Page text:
CAIRO, Aug. 21 -- Former Egyptian President Hosni Mubarak will be freed on Thursday, as his lawyer said, but he will be placed under house arrest to avoid more perplexity in the country hit by turmoil since the ouster of his successor Mohamed Morsi on July 3.
Mubarak will leave the jail after settling his last corruption case of Ahram institution, in which he was charged along with his two sons with misusing power and accepting gifts from governmental institutions via his information minister.
Mubarak, 86 years old, governed Egypt for 30 years until he was overthrown during the uprisings that swept the Arab country in early 2011. He will still be banned from traveling abroad as he faces a retrial on charges of involvement in the killing of protesters during the 2011 unrest that eventually toppled him. The next hearing is slated for Saturday.
For his old age and the judicial procedures, Mubarak's release won't change the political situation in Egypt, said Gamal Zahran, chief of the political science department at Port Said University.
His release won't complicate the political scene which gives the priority for handling stalemate in relations with the Muslim Brotherhood (MB) and the religious parties after toppling their president and detained their leaders, Zahran told Xinhua.
The people don't care currently about Mubarak's news, Zahran said, "his release will add to the sarcastic situation in Egypt."
The old man's release will send "negative messages for the society," as Mubarak was involved in misusing his powers in his last corruption case, Zahran said.
He called for activating the transitional justice and the revolutionary courts, to hold Mubarak and his remnants accountable for corruption, as incomplete information over their charges helped in acquitting most of them.
Though Mubarak has no political future, people are confused over the release of the man charged of killing the protesters, among others.
While Mubarak may leave Tora prison soon, leading MB members are detained in the same prison complex.
Egyptian authorities on Wednesday arrested hardliner Islamist preacher Safwat Hegazi and MB spokesman Morad Mohamed Ali, while they were trying to flee to Libya and Rome, respectively. Two days ago, the MB's top leader Mohamed Badie was arrested, and was on Tuesday ordered 15 days in custody over charges of killing protesters.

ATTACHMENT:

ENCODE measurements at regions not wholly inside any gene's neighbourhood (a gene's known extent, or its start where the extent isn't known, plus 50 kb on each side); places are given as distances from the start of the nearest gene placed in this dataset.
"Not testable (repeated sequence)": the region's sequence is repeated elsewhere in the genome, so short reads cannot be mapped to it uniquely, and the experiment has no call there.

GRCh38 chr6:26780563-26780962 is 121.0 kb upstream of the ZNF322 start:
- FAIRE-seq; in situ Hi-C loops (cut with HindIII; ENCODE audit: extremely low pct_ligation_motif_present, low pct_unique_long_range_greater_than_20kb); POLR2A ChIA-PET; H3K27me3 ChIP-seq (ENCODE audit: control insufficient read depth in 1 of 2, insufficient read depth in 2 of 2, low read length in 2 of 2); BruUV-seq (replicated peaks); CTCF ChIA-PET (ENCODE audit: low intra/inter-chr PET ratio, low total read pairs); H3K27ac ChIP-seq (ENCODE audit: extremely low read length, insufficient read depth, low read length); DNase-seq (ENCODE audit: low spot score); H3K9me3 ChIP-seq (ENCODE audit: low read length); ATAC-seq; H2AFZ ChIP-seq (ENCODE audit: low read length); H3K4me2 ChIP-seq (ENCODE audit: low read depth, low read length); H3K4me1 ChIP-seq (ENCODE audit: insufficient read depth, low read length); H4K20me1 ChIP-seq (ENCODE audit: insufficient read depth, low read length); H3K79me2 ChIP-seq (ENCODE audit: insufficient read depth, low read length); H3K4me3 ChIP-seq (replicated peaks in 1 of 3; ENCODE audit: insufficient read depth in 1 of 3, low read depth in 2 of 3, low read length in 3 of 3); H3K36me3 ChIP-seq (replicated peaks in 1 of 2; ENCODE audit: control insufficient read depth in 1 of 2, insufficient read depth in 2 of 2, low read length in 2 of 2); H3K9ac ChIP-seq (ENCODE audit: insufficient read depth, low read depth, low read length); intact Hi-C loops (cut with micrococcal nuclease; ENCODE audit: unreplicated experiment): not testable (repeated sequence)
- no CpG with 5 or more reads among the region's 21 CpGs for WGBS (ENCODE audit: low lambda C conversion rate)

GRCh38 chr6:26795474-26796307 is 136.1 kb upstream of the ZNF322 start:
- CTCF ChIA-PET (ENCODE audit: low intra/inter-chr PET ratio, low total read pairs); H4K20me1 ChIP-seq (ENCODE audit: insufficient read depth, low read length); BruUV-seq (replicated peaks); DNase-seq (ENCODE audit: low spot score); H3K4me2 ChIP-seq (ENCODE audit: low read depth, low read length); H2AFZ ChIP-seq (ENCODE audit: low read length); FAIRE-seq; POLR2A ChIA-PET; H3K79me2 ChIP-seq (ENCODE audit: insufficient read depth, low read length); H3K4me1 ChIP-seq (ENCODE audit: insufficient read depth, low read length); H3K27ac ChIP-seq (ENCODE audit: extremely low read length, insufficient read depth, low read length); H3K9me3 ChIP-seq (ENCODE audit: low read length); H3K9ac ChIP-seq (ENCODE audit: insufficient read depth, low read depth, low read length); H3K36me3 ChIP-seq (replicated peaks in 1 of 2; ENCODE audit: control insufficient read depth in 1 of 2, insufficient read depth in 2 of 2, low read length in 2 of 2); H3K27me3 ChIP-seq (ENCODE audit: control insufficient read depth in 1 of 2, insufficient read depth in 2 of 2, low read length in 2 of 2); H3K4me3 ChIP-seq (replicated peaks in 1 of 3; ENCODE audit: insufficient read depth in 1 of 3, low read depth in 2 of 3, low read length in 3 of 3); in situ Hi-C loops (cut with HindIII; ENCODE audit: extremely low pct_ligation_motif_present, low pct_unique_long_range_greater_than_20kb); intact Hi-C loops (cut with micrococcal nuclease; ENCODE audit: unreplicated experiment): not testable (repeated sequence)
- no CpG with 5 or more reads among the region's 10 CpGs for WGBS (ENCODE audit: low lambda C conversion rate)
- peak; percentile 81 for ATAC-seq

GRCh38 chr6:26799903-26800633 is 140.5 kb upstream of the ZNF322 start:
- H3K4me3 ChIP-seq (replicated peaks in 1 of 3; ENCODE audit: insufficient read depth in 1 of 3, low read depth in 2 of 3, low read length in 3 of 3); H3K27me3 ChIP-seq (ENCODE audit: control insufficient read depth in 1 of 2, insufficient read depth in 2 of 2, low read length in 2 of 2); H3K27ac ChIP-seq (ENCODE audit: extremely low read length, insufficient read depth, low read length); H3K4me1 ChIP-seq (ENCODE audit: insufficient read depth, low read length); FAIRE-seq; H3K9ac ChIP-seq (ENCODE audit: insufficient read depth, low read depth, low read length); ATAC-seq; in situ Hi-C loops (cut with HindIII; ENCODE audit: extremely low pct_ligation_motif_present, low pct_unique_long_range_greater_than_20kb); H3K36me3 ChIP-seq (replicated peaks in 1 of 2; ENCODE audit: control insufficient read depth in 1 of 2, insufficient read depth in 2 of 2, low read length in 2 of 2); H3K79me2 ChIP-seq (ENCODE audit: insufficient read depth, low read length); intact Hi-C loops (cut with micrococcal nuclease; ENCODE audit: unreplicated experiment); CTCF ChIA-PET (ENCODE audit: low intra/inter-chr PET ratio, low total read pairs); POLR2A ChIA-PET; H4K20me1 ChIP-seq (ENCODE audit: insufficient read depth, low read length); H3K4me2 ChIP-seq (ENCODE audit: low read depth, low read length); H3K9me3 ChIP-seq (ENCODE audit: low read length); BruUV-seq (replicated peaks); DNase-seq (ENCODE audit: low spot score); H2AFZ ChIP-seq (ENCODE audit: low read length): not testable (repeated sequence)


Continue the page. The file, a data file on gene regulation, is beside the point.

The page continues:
Nabil Zaki, a political analyst, upheld that the "Mubarak's regime was a page in Egypt's history, and its influence went long."
He expected that Mubarak will be paroled in all cases due to his old age, and it won't take a long time for the people to accept it.
Anger against Mubarak decreased obviously after the citizens compared his bad rule with the MB's worse regime, Zaki told Xinhua.
The Islamists' poor performance in one year equals what Mubarak's regime did in 30 years of his rule, he noted.
Members of Mubarak's ruling party stayed at home, and didn't burn the country when their party dissolved, like what the Islamists did after the army ousted their leader, he added.
The Egyptians have to learn respecting the law and the judicial verdicts if they want to live in a democratic country governed by the law, Zaki said.
By contrast, Samir Ghatas, chief of Cairo-based Maqdes Center for Political Studies, said the release of Mubarak would stir more political unrest in the country.
Though his release is legal but the time is very critical as the Egyptian authorities in which most of them belonged to Mubarak regime, are detaining the MB members, he pointed out.
The MB will take to the street against Defense Minister Abdel Fattah Sisi, who ousted their legitimate president and released Mubarak, to pave the way for Mubarak remnants to hold power again, and to eradicate any chance before the Islamists to take power.
The situation in Egypt is very complicated and Mubrak's release,although not acquitted, will add perplexity to the scene, Ghatas added.